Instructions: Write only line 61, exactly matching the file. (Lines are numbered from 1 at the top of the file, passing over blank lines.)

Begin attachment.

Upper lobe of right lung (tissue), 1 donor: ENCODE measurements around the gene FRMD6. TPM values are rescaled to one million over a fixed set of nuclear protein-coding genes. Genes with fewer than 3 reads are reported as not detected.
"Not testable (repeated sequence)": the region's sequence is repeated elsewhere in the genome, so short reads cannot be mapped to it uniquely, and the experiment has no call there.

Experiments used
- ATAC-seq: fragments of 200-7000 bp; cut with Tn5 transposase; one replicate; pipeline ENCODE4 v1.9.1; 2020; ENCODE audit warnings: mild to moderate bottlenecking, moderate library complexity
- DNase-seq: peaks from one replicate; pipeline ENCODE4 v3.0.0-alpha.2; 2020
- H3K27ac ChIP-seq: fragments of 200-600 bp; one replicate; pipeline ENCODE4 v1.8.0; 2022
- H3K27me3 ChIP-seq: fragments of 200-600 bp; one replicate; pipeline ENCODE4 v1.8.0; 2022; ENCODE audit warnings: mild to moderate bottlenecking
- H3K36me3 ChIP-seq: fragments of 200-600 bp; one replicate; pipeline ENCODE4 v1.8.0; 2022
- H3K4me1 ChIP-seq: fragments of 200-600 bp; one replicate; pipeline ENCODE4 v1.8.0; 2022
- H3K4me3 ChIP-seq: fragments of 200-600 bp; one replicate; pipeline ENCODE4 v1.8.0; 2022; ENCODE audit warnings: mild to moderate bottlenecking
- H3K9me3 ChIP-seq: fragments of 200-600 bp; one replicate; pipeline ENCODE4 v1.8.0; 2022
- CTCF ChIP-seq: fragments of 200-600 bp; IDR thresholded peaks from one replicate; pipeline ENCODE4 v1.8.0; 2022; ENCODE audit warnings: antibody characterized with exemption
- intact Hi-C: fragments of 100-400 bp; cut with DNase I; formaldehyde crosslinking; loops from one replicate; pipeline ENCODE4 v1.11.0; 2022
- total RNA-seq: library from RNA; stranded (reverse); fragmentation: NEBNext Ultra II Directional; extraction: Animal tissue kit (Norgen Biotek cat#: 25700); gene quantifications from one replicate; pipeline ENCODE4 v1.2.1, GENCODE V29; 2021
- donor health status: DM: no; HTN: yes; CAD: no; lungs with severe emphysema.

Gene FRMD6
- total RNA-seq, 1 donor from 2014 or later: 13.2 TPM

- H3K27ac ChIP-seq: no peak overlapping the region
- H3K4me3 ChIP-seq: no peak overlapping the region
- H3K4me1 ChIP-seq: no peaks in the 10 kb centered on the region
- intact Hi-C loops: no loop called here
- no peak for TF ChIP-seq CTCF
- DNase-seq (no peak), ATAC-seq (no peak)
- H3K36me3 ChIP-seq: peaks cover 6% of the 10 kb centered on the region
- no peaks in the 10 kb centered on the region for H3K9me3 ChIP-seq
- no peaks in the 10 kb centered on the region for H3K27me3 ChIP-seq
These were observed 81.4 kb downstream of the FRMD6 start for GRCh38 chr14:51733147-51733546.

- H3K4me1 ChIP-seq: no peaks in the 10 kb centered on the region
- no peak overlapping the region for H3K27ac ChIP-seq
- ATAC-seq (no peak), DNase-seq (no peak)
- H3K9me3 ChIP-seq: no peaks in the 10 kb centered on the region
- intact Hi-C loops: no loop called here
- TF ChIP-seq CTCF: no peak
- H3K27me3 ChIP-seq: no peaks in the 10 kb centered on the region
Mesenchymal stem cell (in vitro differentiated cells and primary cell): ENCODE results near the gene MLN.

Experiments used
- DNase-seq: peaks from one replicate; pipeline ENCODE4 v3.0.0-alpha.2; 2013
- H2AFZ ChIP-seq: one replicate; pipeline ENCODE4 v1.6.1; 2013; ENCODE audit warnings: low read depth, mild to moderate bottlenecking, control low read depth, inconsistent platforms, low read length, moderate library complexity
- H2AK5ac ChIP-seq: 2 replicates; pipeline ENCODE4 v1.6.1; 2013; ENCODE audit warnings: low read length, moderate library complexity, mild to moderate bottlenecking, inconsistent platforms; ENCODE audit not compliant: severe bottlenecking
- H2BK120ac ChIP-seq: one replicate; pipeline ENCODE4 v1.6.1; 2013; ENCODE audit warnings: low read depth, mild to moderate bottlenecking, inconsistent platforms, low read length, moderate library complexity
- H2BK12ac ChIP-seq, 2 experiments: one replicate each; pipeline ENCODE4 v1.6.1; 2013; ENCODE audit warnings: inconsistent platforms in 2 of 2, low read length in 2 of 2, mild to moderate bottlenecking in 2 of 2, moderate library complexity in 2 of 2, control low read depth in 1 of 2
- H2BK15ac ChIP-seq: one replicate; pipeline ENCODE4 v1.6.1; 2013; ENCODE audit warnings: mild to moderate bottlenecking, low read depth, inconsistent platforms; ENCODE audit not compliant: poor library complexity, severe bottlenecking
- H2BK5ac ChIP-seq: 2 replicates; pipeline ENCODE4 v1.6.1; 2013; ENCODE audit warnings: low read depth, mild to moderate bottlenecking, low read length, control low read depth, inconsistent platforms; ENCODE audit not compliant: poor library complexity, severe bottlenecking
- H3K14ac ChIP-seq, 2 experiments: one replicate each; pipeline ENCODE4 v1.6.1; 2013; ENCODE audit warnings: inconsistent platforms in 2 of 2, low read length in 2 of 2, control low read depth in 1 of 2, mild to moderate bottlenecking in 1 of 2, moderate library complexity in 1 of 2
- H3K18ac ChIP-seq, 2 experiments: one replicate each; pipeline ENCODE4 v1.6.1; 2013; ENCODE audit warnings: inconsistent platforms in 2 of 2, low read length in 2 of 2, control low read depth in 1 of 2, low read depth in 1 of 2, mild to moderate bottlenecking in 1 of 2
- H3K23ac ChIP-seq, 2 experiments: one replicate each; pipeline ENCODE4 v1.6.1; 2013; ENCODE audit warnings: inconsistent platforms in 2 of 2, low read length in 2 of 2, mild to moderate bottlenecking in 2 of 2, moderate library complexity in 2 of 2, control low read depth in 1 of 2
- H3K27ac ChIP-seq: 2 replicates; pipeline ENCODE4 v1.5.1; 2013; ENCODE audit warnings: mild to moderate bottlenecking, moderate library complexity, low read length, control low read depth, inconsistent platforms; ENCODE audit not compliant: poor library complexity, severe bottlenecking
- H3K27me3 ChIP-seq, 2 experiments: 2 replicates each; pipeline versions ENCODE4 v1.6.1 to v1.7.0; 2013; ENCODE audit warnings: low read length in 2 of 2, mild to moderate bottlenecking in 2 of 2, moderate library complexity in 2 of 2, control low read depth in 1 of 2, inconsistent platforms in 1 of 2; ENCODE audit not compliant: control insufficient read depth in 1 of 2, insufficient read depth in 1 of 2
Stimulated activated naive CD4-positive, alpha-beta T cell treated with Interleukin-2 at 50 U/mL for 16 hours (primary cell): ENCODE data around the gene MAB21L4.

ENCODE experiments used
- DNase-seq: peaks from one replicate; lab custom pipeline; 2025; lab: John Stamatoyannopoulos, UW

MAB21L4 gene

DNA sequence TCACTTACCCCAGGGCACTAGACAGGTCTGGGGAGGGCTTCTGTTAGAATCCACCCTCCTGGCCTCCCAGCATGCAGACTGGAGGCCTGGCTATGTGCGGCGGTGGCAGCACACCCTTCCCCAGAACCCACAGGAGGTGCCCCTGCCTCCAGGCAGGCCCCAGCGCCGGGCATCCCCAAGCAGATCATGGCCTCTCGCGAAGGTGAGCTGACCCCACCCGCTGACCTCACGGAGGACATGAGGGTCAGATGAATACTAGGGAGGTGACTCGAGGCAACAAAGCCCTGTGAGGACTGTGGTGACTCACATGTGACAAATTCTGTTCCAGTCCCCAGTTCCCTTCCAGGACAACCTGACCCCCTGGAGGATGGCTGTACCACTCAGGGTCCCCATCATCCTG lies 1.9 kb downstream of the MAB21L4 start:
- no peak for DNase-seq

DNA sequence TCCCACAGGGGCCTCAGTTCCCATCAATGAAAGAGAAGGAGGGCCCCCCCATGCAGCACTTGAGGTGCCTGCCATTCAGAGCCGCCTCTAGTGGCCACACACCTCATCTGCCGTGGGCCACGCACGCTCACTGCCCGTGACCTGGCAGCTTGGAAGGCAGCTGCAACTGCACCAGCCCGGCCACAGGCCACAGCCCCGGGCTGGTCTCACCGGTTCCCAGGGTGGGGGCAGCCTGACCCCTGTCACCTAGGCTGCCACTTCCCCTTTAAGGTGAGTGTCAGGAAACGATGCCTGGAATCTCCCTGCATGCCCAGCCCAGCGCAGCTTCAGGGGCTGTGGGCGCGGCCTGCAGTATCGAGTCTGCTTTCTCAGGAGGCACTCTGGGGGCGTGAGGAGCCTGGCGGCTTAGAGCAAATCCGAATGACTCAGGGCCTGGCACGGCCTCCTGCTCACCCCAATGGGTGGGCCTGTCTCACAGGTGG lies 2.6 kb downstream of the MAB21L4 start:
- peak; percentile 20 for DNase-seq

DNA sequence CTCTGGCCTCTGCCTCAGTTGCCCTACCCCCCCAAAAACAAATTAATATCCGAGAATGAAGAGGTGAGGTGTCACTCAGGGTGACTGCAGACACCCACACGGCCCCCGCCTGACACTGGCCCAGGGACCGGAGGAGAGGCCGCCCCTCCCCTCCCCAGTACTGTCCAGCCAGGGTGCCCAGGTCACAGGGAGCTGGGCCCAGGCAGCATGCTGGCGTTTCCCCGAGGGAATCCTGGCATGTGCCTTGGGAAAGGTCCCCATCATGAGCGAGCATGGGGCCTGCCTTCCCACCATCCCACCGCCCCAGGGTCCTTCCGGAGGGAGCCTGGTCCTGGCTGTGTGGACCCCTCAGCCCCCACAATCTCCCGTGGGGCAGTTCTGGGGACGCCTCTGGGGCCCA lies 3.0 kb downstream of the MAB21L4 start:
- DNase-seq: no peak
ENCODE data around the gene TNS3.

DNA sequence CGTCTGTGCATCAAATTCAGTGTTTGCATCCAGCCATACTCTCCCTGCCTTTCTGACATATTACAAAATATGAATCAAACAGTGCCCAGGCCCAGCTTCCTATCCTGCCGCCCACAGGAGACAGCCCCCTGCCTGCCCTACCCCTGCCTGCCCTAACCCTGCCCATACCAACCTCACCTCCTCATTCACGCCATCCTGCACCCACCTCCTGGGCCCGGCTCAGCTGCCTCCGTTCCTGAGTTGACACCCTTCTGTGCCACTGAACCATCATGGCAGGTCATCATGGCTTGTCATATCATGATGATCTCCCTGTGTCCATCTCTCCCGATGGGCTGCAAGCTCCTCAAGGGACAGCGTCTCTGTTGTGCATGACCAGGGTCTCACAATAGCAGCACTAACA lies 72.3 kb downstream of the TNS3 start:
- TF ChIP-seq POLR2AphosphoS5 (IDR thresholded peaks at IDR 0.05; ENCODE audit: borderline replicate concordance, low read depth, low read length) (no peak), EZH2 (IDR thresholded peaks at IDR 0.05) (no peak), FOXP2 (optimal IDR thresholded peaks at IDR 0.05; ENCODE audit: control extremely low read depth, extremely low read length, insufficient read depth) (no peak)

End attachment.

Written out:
- TF ChIP-seq POLR2AphosphoS5 (IDR thresholded peaks at IDR 0.05; ENCODE audit: borderline replicate concordance, low read depth, low read length) (no peak), EZH2 (IDR thresholded peaks at IDR 0.05) (no peak), FOXP2 (optimal IDR thresholded peaks at IDR 0.05; ENCODE audit: control extremely low read depth, extremely low read length, insufficient read depth) (no peak)